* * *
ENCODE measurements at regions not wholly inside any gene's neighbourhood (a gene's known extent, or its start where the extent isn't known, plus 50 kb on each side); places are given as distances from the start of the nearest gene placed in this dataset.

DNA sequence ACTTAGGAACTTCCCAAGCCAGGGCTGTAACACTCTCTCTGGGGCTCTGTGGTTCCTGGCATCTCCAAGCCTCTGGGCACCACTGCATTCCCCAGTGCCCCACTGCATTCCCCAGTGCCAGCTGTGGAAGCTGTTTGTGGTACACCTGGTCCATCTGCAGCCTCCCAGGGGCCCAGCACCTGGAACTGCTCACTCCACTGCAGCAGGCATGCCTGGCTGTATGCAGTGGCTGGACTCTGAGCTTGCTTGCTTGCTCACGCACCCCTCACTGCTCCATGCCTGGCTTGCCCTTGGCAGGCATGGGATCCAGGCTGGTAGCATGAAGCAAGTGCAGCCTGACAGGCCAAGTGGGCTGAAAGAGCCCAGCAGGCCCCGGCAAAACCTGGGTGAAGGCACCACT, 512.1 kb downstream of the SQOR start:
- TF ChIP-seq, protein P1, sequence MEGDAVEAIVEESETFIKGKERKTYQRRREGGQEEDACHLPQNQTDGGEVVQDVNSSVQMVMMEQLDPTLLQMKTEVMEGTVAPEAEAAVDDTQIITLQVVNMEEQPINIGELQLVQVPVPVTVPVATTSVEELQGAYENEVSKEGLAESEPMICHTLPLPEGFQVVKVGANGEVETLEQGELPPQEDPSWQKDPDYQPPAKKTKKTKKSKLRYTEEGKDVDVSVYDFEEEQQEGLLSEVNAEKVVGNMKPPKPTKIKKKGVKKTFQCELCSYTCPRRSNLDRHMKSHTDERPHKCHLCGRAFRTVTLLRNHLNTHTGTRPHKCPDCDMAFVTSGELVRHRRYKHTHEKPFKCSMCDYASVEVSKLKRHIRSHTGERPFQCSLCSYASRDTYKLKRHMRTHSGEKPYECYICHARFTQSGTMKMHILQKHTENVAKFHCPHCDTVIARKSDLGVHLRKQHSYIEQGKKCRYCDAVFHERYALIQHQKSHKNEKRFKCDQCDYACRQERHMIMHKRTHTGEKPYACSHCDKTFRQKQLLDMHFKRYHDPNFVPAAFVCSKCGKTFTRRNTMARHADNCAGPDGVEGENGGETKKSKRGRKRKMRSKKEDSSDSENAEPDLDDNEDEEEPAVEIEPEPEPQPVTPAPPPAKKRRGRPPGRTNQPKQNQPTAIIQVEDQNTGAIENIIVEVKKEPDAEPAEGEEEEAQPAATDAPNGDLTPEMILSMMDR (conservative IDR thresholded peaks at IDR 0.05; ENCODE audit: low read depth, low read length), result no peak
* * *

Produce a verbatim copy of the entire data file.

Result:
ENCODE measurements at regions not wholly inside any gene's neighbourhood (a gene's known extent, or its start where the extent isn't known, plus 50 kb on each side); places are given as distances from the start of the nearest gene placed in this dataset.

DNA sequence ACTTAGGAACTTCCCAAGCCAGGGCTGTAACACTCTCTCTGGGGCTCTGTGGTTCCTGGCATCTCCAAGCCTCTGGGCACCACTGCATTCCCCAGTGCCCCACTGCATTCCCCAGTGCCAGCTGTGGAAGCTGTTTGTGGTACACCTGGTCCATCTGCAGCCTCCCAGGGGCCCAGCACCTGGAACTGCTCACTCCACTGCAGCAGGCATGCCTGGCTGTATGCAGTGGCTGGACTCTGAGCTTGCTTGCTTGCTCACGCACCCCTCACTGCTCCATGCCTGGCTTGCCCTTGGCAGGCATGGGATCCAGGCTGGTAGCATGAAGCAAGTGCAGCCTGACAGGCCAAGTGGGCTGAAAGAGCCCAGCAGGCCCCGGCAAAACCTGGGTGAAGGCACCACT, 512.1 kb downstream of the SQOR start:
- TF ChIP-seq, protein P1, sequence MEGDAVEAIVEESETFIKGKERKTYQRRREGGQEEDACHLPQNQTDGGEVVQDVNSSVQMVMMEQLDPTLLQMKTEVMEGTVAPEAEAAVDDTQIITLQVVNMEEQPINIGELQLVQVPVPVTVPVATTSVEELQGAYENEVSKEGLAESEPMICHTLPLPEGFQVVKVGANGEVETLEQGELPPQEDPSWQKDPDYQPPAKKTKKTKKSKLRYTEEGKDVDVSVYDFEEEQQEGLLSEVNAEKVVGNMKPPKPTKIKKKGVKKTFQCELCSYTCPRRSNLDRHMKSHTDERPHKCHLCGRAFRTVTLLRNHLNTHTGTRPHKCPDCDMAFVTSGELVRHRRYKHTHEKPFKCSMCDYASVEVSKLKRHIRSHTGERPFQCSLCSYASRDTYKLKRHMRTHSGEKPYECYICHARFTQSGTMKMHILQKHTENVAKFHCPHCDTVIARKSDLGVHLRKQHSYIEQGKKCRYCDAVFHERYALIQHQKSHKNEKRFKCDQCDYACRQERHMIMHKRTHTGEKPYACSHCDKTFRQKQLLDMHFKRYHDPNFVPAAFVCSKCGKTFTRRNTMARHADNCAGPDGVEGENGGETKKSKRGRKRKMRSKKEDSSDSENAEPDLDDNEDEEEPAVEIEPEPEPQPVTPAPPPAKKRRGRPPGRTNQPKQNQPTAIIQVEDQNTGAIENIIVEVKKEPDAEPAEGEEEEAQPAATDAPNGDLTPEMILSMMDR (conservative IDR thresholded peaks at IDR 0.05; ENCODE audit: low read depth, low read length), result no peak